U.S. forces launch offensives around Baghdad
Commander says troops targeting 'really key areas in belts from which... Al-Qaida has sallied forth.'
BAGHDAD - U.S. forces have launched "offensive operations" around Baghdad in the past 24 hours, the top U.S. military commander in Iraq said Saturday, a day after the U.S. military said it had completed its troop buildup.
"Now for the first time we are going to a couple of the really key areas in the belts from which... Al-Qaida has sallied forth with car bombs, additional fighters and so forth," General David Petraeus told reporters in Baghdad.
U.S. President George W. Bush has sent an extra 28,000 troops to Iraq, mainly to Baghdad. The operation has reduced the number of sectarian killings in the capital, but violence has spiked in other provinces where militants have set up new bases.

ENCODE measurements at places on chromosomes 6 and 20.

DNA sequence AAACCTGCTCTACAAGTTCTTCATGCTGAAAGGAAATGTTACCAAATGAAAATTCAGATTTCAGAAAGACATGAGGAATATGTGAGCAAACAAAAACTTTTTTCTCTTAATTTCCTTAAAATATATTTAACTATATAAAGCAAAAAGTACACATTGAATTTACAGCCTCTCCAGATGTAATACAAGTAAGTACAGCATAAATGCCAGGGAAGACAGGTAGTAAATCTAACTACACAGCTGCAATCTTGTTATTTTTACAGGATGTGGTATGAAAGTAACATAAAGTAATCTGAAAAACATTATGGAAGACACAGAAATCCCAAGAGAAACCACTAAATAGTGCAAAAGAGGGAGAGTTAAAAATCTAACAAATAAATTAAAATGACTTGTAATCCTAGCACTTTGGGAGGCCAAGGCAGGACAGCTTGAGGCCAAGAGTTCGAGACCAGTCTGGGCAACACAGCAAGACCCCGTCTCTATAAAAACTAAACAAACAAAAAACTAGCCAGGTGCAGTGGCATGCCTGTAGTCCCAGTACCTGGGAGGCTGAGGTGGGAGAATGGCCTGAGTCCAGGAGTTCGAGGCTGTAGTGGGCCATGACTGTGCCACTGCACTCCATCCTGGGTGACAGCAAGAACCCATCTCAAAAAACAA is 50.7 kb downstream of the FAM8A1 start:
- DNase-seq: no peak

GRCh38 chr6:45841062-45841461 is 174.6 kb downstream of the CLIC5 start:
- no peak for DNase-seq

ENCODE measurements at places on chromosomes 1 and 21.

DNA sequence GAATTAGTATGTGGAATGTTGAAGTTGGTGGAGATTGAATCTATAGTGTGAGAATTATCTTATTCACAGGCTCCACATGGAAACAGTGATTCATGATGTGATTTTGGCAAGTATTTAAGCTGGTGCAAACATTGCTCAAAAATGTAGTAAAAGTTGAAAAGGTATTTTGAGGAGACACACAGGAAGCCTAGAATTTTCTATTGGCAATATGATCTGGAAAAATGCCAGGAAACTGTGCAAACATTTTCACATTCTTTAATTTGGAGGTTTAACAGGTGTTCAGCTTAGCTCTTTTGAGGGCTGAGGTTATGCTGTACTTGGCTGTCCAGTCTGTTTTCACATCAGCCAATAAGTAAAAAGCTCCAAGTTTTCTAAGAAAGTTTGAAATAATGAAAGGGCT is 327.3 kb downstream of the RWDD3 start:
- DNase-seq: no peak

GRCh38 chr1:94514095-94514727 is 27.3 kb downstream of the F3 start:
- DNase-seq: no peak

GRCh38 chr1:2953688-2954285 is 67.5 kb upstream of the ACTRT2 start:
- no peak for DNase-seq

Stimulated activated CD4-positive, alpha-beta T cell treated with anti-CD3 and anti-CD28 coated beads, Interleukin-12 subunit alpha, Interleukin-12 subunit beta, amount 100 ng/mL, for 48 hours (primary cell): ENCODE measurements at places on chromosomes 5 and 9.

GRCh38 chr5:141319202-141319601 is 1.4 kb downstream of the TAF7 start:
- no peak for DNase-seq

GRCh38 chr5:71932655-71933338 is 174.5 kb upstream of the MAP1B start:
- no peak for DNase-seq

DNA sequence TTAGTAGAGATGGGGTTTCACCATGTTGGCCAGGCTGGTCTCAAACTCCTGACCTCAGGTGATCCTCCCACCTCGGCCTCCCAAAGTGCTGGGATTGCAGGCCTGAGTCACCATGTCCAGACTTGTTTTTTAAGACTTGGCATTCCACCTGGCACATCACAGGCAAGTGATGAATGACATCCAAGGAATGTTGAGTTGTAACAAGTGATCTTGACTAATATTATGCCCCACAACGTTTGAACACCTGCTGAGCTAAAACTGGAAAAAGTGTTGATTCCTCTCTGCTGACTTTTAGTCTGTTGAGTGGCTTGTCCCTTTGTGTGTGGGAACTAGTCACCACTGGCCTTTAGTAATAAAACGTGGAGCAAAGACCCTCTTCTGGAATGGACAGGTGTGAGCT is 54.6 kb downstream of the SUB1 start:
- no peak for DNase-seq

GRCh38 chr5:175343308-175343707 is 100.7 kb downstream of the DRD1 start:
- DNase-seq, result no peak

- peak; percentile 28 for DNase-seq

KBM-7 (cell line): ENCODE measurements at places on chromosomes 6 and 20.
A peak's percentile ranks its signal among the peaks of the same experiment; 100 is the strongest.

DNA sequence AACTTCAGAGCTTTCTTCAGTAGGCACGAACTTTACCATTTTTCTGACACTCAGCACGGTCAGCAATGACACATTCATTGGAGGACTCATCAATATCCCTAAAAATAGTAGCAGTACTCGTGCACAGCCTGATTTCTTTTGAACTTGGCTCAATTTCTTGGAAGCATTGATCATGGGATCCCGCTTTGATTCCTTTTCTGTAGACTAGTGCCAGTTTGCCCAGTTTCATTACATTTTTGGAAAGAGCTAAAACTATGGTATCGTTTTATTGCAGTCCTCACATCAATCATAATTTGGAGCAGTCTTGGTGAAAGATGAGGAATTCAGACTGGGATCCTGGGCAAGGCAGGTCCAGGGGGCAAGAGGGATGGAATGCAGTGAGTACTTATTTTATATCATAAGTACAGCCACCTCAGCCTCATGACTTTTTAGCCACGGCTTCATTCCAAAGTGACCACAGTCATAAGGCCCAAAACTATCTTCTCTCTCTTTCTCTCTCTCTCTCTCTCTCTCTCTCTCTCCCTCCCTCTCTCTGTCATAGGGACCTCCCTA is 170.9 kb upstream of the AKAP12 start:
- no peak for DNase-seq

The Pentagon said in its quarterly report on Iraq published this week that overall levels of violence in the country were unchanged despite the crackdown in Baghdad, blaming a surge in suicide and car bombings by Sunni Islamist Al-Qaida.
"In the last 24 hours we have launched a number of different offensive operations in the Baghdad belts," Petraeus said.
The Bush administration is under growing pressure from Congress to show progress in the operation that was launched in mid-February in an attempt to avert full-scale civil war between majority Shi'ites and minority Sunnis.
Petraeus was speaking as U.S. Defense Secretary Robert Gates visited Iraq to see for himself whether the new U.S. military strategy is working. U.S. officials have said it is too soon to make a judgment on its success or failure.